Volkswagen's top brass from Germany and the U.S. emphasised in a meeting tonight ahead of the Detroit auto show that VW Group's U.S sales last year were the best ever.
VW, including its Audi, Bentley, Bugatti and Lamborghini luxury brands, hit 580,286 last year, breaking its previous record of 577,387 in 1970.
VW Group last summer completed its acquisition of Porsche and will begin including those sales in its corporate totals in the U.S. and worldwide. Porsche sold 35,043 vehicles in the U.S. last year, roughly 25 per cent of its worldwide sales.
Though last year's sales -- up 30.6 per cent from the previous year -- were reported Jan. 2, the company had not previously disclosed that its calculations show the total as a record-breaker.
German parent VW AG is pushing the U.S unit to rapidly ramp up sales as part of the company's plan to become inarguably the best-selling auto company in the world. It has popped into No. 1 from time to time, but Toyota and General Motors are the reigning global sales champs.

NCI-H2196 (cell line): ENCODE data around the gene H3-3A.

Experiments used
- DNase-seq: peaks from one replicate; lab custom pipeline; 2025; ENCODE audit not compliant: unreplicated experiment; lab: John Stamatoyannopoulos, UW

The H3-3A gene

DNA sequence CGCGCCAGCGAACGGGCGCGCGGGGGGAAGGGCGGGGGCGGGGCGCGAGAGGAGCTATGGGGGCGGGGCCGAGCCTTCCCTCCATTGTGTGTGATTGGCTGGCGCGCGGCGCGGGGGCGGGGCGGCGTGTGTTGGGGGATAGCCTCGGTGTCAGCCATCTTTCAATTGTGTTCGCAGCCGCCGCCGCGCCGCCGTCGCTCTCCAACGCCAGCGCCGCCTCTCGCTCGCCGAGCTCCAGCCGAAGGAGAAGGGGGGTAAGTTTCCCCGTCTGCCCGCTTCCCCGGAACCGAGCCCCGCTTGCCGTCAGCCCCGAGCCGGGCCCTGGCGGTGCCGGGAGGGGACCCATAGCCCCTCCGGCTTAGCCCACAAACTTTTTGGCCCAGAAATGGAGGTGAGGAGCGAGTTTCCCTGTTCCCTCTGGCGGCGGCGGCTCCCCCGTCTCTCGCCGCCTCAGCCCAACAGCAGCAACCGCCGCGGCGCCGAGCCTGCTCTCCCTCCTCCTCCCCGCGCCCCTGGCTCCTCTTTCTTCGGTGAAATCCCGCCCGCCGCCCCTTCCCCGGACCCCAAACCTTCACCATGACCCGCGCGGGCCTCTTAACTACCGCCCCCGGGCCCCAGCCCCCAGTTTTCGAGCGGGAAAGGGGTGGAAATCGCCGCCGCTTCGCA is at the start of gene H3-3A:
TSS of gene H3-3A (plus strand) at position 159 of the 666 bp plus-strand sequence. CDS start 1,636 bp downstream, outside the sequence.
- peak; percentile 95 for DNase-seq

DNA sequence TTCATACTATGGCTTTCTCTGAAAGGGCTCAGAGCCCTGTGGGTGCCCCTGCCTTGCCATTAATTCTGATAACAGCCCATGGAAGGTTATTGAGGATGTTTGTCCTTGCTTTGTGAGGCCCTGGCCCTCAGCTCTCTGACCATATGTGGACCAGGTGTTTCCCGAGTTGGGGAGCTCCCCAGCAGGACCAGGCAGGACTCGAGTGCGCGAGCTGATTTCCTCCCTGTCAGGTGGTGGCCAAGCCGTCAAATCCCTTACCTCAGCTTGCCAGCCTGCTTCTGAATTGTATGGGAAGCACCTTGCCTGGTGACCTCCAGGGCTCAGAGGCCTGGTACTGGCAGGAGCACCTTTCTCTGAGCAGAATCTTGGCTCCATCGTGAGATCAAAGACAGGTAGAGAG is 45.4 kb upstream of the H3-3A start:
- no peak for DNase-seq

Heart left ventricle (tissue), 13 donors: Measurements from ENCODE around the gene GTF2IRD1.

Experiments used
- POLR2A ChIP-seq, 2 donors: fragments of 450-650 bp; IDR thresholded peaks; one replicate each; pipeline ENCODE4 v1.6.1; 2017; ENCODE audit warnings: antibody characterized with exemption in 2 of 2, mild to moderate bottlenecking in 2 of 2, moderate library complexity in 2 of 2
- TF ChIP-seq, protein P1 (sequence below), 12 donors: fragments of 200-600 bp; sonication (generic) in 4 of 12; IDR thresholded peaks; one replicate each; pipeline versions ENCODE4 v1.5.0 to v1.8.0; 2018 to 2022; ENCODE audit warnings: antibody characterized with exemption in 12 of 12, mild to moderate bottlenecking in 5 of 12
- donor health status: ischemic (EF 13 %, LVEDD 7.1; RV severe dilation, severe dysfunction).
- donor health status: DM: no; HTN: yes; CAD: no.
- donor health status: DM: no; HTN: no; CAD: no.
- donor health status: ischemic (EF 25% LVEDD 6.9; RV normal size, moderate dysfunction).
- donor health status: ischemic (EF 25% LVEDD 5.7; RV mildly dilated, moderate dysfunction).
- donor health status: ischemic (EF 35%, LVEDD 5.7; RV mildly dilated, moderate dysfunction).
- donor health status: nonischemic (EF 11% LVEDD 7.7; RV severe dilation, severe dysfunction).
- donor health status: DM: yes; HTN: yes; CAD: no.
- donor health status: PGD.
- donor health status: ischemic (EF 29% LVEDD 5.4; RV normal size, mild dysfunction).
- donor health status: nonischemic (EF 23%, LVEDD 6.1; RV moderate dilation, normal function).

VW's Passat mid-size sedan and Jetta compact are the U.S. sales stars. Both were redesigned to better satisfy American tastes, a move that purists considered equivalent to "dumbing down" the cars. But buyers loved the changes, and sales of both have rocketed as a result. VW also put a factory in Chattanooga, Tenn., to build the Passat.
Despite the good U.S. sales news, VW executives noted that the European economy is a continuing challenge to automakers.
Christian Klinger, VW's board member in charge of sales, said that despite good overall results, "We are still keeping a vigilant eye on the future because the present uncertainties will intensify this year, particularly in Western Europe."
VW AG "developed extremely well in difficult conditions," CEO and board chairman Martin Winterkorn said.